Breaking down conference speakers by gender using Nokogiri and SexMachine

Last week, I was in converesation with some peers in the moving image archiving, preservation, conservation, (et al…) field and we were discussing ways to improve and empower the roles that women in the field have. One of the things that came up was it’d be interesting to see the breakdown over time of the people presenting at the annual Association of Moving Image Archivists conference and whether it was appropriately stacked in terms of gender.

With around 200 speakers, it would be great if I could just grab this data algorithmically and not have to parse it piece-by-piece using my slow human brain! Over the weekend, I went to work combining Ruby web scraping tool, Nokogiri, with a library that does a pretty good job at determining probable gender based on first name (SexMachine). It was fun to wrangle data around, but not without conflicts.

Some problems:

  1. I wrote a parser for the most recent conference’s webpage, but that parser can’t be used for previous conferences. The layout for the previous year is different from the current layout, and the year before that is available only as a .pdf. The years prior to that aren’t (immediately and openly) available at all!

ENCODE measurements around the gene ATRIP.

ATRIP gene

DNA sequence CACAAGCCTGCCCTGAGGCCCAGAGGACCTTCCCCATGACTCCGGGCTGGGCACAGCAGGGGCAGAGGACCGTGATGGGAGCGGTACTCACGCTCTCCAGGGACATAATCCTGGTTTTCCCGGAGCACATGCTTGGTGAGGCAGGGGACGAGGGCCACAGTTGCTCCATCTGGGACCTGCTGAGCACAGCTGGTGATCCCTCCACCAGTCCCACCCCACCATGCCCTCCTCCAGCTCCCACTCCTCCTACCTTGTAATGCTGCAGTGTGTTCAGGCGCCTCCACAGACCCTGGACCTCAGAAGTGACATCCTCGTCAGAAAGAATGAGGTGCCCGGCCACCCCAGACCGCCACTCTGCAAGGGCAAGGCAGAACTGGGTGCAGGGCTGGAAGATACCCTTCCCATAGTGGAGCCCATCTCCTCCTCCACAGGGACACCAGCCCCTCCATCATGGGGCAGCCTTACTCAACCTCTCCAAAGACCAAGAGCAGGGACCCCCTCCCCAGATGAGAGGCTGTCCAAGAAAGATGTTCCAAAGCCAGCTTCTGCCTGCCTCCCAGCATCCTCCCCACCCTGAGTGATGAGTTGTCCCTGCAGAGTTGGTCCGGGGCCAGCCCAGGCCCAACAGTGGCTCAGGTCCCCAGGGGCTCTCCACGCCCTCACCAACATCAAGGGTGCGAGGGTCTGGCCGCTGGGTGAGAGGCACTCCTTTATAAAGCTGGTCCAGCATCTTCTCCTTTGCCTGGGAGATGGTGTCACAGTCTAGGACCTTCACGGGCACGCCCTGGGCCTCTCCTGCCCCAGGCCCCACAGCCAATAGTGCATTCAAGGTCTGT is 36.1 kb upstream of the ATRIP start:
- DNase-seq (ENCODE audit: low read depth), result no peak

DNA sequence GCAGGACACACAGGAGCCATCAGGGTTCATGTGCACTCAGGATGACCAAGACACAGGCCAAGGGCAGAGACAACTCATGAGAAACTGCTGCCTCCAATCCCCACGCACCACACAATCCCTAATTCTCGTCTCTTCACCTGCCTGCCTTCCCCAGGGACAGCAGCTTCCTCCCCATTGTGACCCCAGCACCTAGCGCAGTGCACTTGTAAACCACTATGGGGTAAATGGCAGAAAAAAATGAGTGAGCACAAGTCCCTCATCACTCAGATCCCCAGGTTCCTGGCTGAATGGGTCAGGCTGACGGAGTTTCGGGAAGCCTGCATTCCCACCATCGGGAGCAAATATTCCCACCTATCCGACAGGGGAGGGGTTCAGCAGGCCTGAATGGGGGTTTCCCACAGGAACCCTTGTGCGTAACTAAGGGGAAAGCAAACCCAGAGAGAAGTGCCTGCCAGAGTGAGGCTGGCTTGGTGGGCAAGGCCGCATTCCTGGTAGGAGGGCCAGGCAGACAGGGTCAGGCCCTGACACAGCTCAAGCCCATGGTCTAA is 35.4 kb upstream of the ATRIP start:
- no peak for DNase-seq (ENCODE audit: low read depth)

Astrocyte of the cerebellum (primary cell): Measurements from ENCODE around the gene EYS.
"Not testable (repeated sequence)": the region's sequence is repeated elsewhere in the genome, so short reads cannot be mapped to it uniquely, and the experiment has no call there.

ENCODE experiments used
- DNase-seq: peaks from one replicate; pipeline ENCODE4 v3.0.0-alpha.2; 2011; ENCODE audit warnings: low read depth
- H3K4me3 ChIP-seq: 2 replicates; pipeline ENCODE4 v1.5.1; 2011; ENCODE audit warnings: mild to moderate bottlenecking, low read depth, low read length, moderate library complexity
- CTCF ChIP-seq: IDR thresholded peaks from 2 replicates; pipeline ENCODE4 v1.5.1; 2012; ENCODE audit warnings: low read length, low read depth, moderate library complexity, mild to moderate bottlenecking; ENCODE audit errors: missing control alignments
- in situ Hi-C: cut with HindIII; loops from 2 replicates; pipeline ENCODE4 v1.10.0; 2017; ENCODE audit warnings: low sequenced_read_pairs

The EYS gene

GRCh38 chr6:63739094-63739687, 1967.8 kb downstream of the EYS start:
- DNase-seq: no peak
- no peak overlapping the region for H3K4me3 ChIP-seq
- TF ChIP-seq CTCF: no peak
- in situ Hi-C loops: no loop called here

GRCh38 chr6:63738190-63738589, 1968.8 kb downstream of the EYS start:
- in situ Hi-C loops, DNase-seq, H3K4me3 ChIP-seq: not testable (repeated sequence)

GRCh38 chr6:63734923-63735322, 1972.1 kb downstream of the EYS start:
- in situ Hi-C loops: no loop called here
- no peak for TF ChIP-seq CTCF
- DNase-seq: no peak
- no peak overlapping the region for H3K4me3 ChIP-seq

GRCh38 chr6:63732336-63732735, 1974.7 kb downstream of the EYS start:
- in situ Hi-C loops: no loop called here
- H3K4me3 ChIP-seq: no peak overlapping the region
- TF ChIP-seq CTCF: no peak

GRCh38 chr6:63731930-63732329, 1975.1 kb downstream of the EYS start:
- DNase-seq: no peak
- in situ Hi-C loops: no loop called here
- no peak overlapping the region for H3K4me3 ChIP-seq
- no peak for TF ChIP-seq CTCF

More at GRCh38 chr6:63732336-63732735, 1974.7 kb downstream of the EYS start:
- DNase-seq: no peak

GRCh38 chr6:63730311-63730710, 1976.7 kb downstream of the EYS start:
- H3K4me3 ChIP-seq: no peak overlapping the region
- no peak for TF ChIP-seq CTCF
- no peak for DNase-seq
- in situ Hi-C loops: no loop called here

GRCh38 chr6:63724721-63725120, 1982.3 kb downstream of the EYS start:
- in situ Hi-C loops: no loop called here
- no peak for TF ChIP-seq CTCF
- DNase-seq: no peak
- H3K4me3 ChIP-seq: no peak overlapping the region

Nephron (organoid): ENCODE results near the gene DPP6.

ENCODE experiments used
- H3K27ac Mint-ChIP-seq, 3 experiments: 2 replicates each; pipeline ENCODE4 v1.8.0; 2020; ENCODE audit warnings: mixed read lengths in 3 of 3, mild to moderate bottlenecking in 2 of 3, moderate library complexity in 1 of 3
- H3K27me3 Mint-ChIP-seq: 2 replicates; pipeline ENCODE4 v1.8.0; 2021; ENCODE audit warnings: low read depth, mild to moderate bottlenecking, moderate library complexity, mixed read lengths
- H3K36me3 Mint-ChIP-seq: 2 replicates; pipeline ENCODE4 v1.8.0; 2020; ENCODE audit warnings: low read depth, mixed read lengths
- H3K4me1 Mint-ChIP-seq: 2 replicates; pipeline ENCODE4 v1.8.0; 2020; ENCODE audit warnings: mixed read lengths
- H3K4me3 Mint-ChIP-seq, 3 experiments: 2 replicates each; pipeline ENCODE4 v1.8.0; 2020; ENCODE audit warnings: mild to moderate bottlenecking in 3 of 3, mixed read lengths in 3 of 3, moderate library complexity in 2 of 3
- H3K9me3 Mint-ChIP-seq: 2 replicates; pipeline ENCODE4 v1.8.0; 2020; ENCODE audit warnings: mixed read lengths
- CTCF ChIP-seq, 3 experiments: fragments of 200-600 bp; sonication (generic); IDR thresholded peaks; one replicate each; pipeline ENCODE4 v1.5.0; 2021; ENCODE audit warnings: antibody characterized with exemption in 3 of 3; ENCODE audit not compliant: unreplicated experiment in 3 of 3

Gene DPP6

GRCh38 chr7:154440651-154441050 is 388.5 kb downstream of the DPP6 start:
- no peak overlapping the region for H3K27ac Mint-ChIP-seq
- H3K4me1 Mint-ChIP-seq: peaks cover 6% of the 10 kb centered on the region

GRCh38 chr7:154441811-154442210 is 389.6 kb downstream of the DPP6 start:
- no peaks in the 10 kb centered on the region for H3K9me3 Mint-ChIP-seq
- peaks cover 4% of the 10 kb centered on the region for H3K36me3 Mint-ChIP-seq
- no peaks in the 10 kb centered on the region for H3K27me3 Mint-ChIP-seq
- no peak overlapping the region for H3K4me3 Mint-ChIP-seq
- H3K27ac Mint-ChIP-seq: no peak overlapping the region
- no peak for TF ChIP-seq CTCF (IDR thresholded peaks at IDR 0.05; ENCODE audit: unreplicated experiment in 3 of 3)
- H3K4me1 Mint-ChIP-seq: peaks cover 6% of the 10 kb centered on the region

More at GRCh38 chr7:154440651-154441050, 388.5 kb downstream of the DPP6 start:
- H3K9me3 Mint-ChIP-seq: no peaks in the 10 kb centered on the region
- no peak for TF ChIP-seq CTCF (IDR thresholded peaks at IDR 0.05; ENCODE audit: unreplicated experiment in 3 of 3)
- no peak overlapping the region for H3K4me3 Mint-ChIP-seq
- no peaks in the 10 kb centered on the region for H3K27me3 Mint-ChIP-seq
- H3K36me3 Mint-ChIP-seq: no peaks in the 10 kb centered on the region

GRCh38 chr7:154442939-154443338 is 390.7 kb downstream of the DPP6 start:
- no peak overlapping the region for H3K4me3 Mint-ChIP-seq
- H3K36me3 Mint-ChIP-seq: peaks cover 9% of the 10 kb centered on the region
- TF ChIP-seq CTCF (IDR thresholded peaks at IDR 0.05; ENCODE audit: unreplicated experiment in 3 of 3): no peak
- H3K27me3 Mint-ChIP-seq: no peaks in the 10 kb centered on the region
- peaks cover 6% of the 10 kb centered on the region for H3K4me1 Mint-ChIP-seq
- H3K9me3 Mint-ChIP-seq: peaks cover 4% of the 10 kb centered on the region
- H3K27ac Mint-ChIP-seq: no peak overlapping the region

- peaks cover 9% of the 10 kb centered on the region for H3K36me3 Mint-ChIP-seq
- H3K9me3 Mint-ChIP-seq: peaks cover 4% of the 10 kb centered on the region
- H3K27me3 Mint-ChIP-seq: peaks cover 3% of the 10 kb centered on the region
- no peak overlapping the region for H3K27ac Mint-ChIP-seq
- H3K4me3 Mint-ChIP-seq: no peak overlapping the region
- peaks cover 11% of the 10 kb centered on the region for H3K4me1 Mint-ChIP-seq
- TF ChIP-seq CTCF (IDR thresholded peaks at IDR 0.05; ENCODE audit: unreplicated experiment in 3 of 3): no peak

2. The website was not marked up in a way that made it easy to pull in only the speaker names. I had to throw in a lot of remove-if exceptions because I was basically having to pull in anything that was in a p tag and removing very long strings and very short strings (and a few other things).

  3. Obviously gender is a larger spectrum than the binary male-female and assessment via name is not an ideal method, but I’m just playin’ with data here! I think the results will still hold value, but I always feel a little bit icky when I also have to push things into a gender binary.

I can now take the rough breakdown of the data and just modify as needed. To do more complex problems, though, will involve more than just the parsed names in arrays separated by arrays (see below).

I’m not going to be able to pull out the precise data I want, but it was fun project and I was excited to spend a few hours writing (and thinking) in Ruby again, which I hadn’t really had the opportunity to do in the past month or so (it’s been all Javascript and front-end work around these parts).

Side note: Didn’t someone recently run a quick check on the gender breakdown of published authors in The Moving Image? That data is easier to grab because there’s less of it.

Plans going forward:

  1. Run quick analysis on the organization’s membership directory to get a rough idea of the overall distribution of the field.

  2. Break data down with and without consideration to one person speaking multiple times. (Which is better to consider?)

  3. Break data down with consideration to time chunks and weighing one person speaking for a full block of time differently than seven people speaking in the same block of time. (Side-consideration to assess the value of poster presentation time). This involves getting down with statistics and math.